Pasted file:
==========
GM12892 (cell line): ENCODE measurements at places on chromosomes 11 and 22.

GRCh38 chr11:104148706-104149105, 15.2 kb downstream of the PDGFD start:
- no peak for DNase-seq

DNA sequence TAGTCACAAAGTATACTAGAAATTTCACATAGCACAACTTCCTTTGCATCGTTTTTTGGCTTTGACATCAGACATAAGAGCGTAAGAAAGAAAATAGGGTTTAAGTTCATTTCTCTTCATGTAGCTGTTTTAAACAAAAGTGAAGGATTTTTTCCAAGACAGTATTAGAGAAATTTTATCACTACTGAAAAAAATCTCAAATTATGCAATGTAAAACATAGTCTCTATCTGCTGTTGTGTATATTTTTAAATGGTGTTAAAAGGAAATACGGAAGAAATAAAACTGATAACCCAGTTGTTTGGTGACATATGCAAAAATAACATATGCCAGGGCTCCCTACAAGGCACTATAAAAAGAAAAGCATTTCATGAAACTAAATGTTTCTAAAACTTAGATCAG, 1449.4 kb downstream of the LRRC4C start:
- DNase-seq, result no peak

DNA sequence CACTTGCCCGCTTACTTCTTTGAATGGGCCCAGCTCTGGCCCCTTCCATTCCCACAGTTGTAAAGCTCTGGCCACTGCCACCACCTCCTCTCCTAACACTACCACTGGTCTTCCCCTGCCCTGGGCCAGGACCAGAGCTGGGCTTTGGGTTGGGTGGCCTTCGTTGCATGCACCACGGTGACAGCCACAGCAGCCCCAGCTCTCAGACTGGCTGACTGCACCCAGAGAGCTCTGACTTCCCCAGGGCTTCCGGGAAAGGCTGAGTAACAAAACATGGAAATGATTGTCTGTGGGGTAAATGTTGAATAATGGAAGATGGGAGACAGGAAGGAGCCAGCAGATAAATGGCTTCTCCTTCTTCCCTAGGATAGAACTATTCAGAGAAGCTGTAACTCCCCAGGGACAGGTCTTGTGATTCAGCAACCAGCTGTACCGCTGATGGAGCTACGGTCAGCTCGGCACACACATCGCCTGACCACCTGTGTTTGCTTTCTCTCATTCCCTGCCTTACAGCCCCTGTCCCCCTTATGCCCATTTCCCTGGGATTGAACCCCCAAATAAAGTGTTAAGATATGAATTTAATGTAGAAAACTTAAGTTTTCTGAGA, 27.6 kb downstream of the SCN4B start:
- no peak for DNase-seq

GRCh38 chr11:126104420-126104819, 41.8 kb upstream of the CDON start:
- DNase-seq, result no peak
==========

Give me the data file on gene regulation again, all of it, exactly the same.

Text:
GM12892 (cell line): ENCODE measurements at places on chromosomes 11 and 22.

GRCh38 chr11:104148706-104149105, 15.2 kb downstream of the PDGFD start:
- no peak for DNase-seq

DNA sequence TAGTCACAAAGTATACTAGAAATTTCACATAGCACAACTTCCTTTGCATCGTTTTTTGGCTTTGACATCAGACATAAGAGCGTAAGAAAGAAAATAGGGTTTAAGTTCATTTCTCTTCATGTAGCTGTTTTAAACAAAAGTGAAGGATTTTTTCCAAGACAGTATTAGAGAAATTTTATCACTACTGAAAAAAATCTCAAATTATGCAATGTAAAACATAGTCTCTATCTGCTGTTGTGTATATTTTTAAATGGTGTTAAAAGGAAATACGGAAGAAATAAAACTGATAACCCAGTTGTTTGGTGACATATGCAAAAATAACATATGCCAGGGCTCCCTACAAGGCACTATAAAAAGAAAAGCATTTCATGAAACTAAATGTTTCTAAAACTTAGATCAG, 1449.4 kb downstream of the LRRC4C start:
- DNase-seq, result no peak

DNA sequence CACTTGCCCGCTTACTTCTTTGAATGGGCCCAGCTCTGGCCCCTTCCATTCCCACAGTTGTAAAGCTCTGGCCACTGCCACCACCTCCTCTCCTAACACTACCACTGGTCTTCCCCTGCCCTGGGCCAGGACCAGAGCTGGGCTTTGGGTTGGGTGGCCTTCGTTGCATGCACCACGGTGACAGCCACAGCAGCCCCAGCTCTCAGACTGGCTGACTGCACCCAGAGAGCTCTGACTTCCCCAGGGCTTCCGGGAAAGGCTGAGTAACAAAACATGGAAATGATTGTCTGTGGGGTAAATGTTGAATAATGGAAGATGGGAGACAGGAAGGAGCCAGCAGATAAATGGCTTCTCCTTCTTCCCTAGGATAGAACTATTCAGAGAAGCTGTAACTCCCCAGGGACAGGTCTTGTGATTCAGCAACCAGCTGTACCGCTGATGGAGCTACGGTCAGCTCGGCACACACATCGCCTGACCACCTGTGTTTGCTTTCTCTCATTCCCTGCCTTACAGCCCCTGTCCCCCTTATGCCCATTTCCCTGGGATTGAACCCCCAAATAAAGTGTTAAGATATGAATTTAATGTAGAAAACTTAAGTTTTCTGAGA, 27.6 kb downstream of the SCN4B start:
- no peak for DNase-seq

GRCh38 chr11:126104420-126104819, 41.8 kb upstream of the CDON start:
- DNase-seq, result no peak